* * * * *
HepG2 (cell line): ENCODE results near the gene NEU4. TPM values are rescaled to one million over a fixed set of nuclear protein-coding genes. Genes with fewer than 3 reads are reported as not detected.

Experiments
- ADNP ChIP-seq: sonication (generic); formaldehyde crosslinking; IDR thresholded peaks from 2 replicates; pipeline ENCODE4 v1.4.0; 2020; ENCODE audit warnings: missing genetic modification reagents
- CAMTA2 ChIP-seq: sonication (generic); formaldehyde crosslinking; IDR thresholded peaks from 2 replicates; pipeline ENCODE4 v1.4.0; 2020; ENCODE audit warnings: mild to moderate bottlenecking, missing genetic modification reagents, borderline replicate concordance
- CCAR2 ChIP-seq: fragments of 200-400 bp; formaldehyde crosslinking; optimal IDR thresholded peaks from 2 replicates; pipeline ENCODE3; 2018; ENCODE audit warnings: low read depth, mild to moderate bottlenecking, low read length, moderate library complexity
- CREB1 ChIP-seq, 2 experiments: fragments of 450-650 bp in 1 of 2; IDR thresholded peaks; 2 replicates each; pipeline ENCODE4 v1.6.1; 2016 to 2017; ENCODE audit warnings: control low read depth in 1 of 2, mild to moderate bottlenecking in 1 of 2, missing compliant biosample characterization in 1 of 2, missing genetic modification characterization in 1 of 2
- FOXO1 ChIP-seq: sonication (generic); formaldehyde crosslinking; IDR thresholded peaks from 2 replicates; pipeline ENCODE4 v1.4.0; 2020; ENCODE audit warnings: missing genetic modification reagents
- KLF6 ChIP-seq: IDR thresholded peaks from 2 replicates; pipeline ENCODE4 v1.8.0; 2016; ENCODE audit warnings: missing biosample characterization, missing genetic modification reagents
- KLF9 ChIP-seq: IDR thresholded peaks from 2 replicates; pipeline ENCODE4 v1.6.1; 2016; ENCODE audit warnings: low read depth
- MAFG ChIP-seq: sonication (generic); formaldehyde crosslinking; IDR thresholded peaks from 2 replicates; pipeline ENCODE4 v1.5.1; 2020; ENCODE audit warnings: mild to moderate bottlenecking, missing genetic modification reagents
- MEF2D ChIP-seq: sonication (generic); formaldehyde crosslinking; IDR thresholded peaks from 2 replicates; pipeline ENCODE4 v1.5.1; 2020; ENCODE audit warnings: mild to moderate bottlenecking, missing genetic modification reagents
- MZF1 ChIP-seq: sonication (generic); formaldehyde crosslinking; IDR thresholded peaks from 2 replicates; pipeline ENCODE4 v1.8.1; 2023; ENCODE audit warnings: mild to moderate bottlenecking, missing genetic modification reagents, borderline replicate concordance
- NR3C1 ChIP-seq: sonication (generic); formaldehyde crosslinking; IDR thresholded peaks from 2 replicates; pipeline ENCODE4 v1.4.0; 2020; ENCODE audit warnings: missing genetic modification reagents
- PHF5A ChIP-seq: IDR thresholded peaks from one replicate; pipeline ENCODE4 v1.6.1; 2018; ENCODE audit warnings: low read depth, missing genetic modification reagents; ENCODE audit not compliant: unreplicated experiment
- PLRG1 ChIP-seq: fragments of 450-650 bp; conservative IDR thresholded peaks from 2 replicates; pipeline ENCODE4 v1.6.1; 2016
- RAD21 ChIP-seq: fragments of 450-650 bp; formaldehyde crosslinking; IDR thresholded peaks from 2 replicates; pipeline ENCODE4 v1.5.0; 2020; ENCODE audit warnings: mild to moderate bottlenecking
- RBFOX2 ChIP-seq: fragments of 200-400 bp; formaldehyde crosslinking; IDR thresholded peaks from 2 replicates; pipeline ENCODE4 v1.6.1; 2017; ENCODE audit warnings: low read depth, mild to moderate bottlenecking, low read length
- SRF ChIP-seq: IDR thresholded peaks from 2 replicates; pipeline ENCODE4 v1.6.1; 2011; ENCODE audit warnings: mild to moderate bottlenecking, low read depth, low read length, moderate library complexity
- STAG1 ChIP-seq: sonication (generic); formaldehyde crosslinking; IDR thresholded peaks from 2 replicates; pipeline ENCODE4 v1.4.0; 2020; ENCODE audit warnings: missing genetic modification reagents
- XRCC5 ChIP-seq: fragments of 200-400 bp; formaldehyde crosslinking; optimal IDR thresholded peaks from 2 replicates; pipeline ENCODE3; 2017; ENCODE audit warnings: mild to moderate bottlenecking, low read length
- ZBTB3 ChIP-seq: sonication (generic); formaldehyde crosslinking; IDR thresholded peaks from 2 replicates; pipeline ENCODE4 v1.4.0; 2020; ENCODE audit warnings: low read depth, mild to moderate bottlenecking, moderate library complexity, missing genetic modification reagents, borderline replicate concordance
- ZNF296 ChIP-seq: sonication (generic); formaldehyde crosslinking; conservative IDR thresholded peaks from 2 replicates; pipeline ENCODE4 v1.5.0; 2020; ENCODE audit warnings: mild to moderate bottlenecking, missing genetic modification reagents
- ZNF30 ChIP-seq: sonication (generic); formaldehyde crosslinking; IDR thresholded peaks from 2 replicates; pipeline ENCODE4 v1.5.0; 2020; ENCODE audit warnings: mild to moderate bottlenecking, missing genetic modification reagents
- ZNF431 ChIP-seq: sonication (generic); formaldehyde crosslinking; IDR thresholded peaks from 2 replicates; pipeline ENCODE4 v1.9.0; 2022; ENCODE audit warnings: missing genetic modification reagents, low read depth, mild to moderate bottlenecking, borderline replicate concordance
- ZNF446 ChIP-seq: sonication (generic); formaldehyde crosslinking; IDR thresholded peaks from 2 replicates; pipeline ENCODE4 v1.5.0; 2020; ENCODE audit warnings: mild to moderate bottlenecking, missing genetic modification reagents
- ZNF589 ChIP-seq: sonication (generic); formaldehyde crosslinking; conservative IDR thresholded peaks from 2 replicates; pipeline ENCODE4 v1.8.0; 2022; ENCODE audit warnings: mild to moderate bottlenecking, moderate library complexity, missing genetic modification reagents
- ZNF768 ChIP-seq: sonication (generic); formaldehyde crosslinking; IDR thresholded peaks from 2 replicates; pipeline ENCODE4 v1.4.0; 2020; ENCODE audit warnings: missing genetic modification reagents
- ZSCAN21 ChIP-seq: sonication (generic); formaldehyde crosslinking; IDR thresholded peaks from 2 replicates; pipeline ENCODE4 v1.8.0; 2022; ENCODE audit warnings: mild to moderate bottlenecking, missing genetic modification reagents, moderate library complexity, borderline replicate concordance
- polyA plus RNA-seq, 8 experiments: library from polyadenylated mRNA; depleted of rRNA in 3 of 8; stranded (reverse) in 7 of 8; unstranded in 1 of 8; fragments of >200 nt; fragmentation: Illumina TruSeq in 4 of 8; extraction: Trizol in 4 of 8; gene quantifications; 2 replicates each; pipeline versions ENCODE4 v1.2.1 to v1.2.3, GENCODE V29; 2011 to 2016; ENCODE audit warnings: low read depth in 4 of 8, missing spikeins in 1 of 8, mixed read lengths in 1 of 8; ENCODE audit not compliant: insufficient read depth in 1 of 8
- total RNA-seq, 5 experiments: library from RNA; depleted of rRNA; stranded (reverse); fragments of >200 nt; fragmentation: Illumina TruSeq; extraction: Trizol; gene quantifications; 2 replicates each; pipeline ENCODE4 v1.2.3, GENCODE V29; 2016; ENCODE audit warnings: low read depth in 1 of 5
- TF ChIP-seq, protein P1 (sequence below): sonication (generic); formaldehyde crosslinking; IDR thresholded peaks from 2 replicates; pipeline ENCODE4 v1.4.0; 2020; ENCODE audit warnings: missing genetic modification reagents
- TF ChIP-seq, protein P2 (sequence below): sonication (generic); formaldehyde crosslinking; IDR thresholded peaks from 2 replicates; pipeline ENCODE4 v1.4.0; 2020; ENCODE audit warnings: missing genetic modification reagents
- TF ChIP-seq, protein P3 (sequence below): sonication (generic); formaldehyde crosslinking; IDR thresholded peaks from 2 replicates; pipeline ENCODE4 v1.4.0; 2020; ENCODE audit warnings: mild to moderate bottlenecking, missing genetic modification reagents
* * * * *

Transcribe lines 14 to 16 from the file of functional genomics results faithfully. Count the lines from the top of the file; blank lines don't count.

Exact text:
- PHF5A ChIP-seq: IDR thresholded peaks from one replicate; pipeline ENCODE4 v1.6.1; 2018; ENCODE audit warnings: low read depth, missing genetic modification reagents; ENCODE audit not compliant: unreplicated experiment
- PLRG1 ChIP-seq: fragments of 450-650 bp; conservative IDR thresholded peaks from 2 replicates; pipeline ENCODE4 v1.6.1; 2016
- RAD21 ChIP-seq: fragments of 450-650 bp; formaldehyde crosslinking; IDR thresholded peaks from 2 replicates; pipeline ENCODE4 v1.5.0; 2020; ENCODE audit warnings: mild to moderate bottlenecking